PRETORIA (Reuters) - A South African court saw graphic images on Thursday of the bloodstained bathroom in which Oscar Pistorius shot his girlfriend, as prosecutors unveiled more details of the scene of the Valentine’s Day killing.
Colonel Schoombie van Rensburg, the first policeman to arrive at the athlete’s home in an upmarket Pretoria estate, described the grisly sight that greeted him in the early hours of February 14 last year.
During his testimony, photographs of Steenkamp’s face and body were also shown accidentally to the court, upsetting Pistorius, who vomited into a bucket for the second time since the start of the trial, now in its second week.
Van Rensburg said that on his arrival at the home, he saw Steenkamp’s body lying at the bottom of the staircase covered in towels and black bags. She had been declared dead by medics by the time he arrived.
Moments later, he found a “very emotional” Pistorius in the kitchen pacing up and down.
“I asked him what happened but he didn’t answer me,” Van Rensburg told the court. “He was in tears.”
The colonel said a trail of blood led him up the stairs to Pistorius’ bedroom and the bathroom where the Paralympic and Olympic star shot Steenkamp, whom he says he mistook for an intruder.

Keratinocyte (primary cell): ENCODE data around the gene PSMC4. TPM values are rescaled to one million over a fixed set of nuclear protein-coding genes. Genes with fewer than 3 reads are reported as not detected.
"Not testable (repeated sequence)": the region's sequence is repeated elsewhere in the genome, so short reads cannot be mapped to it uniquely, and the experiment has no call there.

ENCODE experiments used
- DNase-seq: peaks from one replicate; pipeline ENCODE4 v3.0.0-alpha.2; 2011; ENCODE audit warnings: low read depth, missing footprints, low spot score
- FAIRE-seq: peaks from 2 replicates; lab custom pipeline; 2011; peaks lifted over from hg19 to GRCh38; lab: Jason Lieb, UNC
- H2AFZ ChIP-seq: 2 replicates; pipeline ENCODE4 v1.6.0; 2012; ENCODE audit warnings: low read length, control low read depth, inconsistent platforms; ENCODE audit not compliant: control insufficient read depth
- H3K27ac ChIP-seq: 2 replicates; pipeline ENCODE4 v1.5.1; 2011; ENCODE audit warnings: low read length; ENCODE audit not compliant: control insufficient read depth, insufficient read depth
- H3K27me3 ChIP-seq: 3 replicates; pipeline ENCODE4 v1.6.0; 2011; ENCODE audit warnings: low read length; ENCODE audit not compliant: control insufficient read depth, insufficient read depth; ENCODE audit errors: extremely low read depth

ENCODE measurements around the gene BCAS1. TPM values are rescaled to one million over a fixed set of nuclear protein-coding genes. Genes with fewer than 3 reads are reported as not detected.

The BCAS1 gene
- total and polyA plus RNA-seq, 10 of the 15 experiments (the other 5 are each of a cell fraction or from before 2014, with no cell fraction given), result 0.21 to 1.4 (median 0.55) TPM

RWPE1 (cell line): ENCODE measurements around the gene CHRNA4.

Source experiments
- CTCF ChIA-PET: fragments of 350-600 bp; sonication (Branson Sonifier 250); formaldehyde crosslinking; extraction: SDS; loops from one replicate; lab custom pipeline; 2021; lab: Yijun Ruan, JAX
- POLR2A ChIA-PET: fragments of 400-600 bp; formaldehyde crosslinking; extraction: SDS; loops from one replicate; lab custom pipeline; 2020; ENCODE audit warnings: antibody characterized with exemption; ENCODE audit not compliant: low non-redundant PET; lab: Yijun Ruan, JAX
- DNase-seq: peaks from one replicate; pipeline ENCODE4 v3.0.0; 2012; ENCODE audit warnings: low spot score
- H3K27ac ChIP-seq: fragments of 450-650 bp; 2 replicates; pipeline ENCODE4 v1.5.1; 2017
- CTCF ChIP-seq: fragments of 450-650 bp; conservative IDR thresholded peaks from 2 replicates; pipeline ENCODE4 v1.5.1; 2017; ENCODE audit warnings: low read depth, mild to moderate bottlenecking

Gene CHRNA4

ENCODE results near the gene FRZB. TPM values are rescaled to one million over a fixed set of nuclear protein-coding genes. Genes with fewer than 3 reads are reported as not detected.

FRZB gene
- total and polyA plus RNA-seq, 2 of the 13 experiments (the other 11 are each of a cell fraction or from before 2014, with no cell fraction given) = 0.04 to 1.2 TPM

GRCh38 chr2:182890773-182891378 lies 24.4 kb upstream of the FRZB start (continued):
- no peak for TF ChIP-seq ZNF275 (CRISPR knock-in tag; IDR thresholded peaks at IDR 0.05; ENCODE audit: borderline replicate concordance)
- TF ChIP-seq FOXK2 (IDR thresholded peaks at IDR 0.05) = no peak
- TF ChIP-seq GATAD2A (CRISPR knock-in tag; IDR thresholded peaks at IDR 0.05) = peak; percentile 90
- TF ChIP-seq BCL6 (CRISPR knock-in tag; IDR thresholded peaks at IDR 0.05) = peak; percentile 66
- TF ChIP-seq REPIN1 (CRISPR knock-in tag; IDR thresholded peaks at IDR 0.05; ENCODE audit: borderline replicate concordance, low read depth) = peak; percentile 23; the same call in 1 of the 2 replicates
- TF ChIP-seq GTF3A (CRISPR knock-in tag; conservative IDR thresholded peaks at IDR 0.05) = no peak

Pistorius’ lower limbs were amputated as a baby but he overcame the disability to become the “fastest man on no legs”, running on carbon-fiber “blades” to win gold medals at the Beijing and London Paralympics. He has pleaded ‘not guilty’ to murdering law graduate and model Steenkamp.
Prosecutors are trying to prove that the killing was premeditated. If found guilty of murder, Pistorius faces at least 25 years behind bars.
The court was shown photos of the blood-spattered bathroom floor on which lay a crumpled, blood-soaked towel and a cricket bat that Pistorius used to break down the bathroom door after shooting through it.
The photos showed empty bullet cartridges on the floor and the 9mm pistol with which Pistorious fired four shots. Steenkamp was hit three times: in the head, arm and hip.
Asked by state prosecutor Gerrie Nel what condition the firearm was in, van Rensburg said it was cocked, with the safety catch removed.
“It’s ready to fire,” he said, when shown a photo. “You just have to pull the trigger.”
Van Rensburg, a police veteran of 29 years’ service, was the commander of the nearby Boschkop police station at the time of the incident and had been on duty for 24 hours when he was called, he told the court.
He resigned from the police last December.
Reporting by Tosin Sulaiman; Editing by Ed Cropley and Robin Pomeroy